Why are media outlets reporting the Covid epidemic is escalating?

5 November 2021
What was claimed

As of 2 November, case numbers are spiking.

Our verdict

At this point, new infections in the UK were falling. The total number of people with Covid-19, as opposed to newly diagnosed people, may have still been increasing.

What was claimed

As of 3 November, the UK’s coronavirus epidemic was escalating by the day.

Our verdict

At this point, new infections were falling, but the total number of people with Covid-19 may still have been increasing.

“Case numbers are spiking”

“With the UK's coronavirus epidemic escalating by the day, it's no longer a case of if Plan B will be triggered but when, say experts.”

“Why are schools not putting masks in place, with cases rising in school age children?”

In recent days various journalists and news outlets have made statements suggesting that Covid-19 levels in the UK are escalating. 

Christiane Amanpour of CNN said cases were “spiking”, Sky News said the epidemic was “escalating by the day” and on BBC Breakfast a presenter read out a question from a viewer claiming cases were rising in school age children.

GB News journalist Tom Harwood has questioned the statements, describing them as “mistruths” and “false narratives” and pointing out that in recent weeks new infections have been falling across England (which is also true across the UK more widely) and among children specifically.

So what was actually happening?

Daily infections, as Mr Harwood focussed on, are the best way to look at the trajectory of the epidemic, but it is possible that the media outlets cited were referring to other measures of its scale.

For example, when Christiane Amanpour said “case numbers are spiking” on 2 November, the total number of active cases (as opposed to new daily cases), as estimated by the ZOE Covid Symptom Study run by King’s College London, was at the highest recorded level in the UK, even though daily cases had been falling.

Total estimated cases ticked up slightly again on 3 November when Sky said the “epidemic is escalating by the day.”

The latest Office for National Statistics Infection Survey data available at the time also estimated the proportion of people in England with Covid-19 was increasing to a level last seen in early 2021, though this covered the period from 16 October to 22 October and so wasn’t particularly current when the tweets were published.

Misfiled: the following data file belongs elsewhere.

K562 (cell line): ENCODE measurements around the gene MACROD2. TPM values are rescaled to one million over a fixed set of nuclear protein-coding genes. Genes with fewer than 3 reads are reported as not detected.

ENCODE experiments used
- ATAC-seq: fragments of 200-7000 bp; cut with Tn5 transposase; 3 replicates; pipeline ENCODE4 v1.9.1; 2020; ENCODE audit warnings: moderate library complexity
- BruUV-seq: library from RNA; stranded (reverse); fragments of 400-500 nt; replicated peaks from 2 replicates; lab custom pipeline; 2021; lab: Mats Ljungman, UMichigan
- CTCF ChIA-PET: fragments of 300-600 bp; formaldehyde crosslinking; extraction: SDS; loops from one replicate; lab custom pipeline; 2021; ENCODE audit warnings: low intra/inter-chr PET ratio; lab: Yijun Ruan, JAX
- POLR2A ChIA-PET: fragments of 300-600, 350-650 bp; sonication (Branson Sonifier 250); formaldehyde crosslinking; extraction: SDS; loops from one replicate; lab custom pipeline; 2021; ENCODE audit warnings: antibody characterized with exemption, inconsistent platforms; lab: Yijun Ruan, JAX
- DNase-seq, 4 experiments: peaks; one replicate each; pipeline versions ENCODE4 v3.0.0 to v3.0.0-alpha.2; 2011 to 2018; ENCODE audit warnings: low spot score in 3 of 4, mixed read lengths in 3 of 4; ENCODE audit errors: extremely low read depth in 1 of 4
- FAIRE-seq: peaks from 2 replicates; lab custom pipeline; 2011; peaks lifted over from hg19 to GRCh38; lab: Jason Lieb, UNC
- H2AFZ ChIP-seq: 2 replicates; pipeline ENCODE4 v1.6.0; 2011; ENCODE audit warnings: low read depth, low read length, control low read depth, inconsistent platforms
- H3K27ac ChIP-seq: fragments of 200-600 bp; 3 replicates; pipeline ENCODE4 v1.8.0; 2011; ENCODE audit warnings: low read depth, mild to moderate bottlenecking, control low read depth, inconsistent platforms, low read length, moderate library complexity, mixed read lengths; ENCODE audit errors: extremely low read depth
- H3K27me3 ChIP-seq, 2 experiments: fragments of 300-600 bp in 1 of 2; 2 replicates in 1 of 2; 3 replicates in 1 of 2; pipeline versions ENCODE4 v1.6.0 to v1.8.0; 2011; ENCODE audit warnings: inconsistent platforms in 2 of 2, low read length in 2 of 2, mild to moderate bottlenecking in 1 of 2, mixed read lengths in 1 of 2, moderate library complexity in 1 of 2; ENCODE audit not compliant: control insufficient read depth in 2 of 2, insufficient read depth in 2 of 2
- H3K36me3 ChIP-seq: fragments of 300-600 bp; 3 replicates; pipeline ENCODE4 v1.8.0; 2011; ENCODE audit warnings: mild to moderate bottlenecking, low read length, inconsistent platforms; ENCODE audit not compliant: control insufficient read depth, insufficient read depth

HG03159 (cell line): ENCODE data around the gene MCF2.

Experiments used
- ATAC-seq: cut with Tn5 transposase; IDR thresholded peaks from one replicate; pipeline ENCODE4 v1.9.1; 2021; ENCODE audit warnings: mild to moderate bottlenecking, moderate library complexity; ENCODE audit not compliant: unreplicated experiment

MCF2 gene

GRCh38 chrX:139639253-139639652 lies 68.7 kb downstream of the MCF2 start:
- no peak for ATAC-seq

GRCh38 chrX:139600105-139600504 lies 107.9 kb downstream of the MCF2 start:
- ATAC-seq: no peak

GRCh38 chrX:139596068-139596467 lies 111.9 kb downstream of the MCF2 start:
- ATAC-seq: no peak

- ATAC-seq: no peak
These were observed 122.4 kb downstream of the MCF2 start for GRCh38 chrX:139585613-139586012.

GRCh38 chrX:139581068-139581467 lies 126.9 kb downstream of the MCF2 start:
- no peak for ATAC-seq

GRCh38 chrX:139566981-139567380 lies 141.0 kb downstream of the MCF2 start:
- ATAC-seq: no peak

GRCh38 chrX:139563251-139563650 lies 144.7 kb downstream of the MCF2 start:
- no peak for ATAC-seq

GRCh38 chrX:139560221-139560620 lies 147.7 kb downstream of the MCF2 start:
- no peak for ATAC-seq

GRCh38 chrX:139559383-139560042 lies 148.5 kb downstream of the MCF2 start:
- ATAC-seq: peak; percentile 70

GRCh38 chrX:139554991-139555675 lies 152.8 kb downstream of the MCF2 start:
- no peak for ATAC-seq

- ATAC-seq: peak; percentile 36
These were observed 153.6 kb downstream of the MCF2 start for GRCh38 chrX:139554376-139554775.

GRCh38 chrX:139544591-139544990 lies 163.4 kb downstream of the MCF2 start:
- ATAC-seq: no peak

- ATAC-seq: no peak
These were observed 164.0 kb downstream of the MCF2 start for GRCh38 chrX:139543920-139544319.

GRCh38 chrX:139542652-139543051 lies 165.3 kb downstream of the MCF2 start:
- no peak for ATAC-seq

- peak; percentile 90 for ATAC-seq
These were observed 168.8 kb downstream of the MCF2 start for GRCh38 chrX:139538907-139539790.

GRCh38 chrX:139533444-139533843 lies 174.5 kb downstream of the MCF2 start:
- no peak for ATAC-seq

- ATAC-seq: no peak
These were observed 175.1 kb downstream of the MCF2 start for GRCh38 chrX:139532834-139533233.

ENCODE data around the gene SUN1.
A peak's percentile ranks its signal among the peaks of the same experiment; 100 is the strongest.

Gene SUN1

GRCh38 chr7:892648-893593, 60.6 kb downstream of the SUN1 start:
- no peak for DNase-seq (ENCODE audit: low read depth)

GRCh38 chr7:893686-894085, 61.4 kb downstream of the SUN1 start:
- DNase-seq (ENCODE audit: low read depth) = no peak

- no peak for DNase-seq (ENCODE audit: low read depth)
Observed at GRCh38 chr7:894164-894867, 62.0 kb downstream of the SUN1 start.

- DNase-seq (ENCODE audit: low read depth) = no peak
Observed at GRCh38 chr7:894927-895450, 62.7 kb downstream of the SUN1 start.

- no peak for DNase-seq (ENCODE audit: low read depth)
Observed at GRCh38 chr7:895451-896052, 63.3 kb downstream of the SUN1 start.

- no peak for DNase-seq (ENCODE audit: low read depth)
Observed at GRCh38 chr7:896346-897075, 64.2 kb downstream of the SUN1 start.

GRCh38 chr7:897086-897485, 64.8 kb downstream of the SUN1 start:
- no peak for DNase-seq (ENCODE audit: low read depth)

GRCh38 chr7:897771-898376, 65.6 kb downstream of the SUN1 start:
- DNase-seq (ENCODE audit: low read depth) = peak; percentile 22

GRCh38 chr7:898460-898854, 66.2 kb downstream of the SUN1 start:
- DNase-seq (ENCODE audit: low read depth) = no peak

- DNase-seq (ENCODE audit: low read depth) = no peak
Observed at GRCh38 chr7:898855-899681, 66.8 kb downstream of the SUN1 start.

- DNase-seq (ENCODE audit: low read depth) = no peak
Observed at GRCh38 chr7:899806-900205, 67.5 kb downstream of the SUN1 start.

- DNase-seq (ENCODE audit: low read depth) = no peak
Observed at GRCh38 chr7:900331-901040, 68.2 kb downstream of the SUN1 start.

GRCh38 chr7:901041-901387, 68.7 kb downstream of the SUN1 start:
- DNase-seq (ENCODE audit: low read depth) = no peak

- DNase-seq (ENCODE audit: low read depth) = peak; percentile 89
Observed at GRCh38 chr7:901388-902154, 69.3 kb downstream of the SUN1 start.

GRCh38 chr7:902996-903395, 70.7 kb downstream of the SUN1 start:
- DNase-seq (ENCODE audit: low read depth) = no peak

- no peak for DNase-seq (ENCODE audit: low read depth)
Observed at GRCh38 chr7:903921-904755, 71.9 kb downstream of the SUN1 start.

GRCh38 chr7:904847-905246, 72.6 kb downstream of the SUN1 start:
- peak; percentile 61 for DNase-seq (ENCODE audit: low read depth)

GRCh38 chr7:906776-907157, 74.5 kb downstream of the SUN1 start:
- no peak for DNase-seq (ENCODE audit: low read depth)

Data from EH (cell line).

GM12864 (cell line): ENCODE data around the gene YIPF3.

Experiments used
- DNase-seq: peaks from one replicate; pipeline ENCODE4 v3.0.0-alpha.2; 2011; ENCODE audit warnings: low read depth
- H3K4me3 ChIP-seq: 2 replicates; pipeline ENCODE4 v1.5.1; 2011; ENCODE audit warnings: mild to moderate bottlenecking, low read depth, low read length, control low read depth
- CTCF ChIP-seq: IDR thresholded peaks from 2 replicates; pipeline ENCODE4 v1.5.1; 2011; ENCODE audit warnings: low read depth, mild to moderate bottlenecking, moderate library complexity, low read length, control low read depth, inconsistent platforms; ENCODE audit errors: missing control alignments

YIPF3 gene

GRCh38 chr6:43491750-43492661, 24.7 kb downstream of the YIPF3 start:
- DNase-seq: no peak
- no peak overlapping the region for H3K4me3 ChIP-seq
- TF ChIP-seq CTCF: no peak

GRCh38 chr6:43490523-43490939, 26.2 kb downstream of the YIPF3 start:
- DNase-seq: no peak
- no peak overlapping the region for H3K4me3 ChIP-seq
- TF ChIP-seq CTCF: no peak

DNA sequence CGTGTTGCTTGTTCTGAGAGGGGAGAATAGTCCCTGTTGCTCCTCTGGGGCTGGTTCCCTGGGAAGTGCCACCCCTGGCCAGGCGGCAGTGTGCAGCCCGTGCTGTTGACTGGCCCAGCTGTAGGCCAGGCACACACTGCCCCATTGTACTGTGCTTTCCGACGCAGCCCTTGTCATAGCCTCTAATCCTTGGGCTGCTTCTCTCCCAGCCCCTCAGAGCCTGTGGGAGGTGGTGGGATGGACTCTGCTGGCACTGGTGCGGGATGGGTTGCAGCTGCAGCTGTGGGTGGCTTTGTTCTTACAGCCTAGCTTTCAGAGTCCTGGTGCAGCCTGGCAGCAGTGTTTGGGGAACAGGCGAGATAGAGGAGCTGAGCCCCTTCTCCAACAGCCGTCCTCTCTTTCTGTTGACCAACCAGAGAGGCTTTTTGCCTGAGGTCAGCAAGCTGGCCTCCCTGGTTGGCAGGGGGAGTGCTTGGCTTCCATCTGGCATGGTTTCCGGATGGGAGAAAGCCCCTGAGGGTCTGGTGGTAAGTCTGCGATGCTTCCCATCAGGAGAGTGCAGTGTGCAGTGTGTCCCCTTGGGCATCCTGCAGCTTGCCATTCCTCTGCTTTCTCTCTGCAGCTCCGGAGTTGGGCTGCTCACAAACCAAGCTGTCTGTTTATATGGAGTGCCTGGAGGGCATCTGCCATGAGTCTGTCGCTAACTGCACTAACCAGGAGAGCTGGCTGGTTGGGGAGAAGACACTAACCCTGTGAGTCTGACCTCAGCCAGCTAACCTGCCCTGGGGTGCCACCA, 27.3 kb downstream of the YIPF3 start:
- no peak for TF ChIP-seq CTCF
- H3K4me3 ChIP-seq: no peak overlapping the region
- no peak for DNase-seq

The latest data, covering the week to 30 October, estimated the proportion of people in England with Covid-19 had stabilised. 

Around the time these claims were made, the total number of people in UK hospitals with Covid-19 was also increasing gradually, though that has started to come down in the past few days, driven by the reduction in new cases seen over the past few weeks.

So there is some justification for the outlets to report the scale of the epidemic was escalating.

However, the lack of specificity could have given the misleading impression that things were forecast to continue to worsen, when the daily case figures, including the rolling weekly average, pointed in the opposite direction. 

We asked CNN and Sky News what they meant by these tweets. 

A spokesperson for Sky News explained its tweet by saying that the most recent data from the ONS Infection Survey showed the number of people with Covid-19 was increasing, and data from the UK Health Security Agency showed estimates of the R rate in England were still above 1 and had increased on 29 October

However, they said that, on review, its tweet failed to give sufficient context about how the epidemic was escalating by the day, and Sky News has decided to delete the tweet to avoid further confusion.

We had not received a response from CNN at the time of publication. 

Data from the REACT-1 study

Shortly after these tweets were published, Imperial College London published the latest data from its REACT-1 study, measuring the prevalence of Covid-19 in England, 

This said the highest “overall prevalence of swab-positivity seen in the REACT-1 study in England to date” was observed over the latest study period from 15 to 29 October, compared to any other study period.

The news was reported by some outlets as saying that infections are (our emphasis) at the highest ever recorded level.

However, the study also noted that there was “evidence of a fall in prevalence from mid- to late-October 2021.”

Essentially, while prevalence appeared to have reached a peak during this period, Imperial’s findings suggested that prevalence was no longer at that level and was starting to fall.

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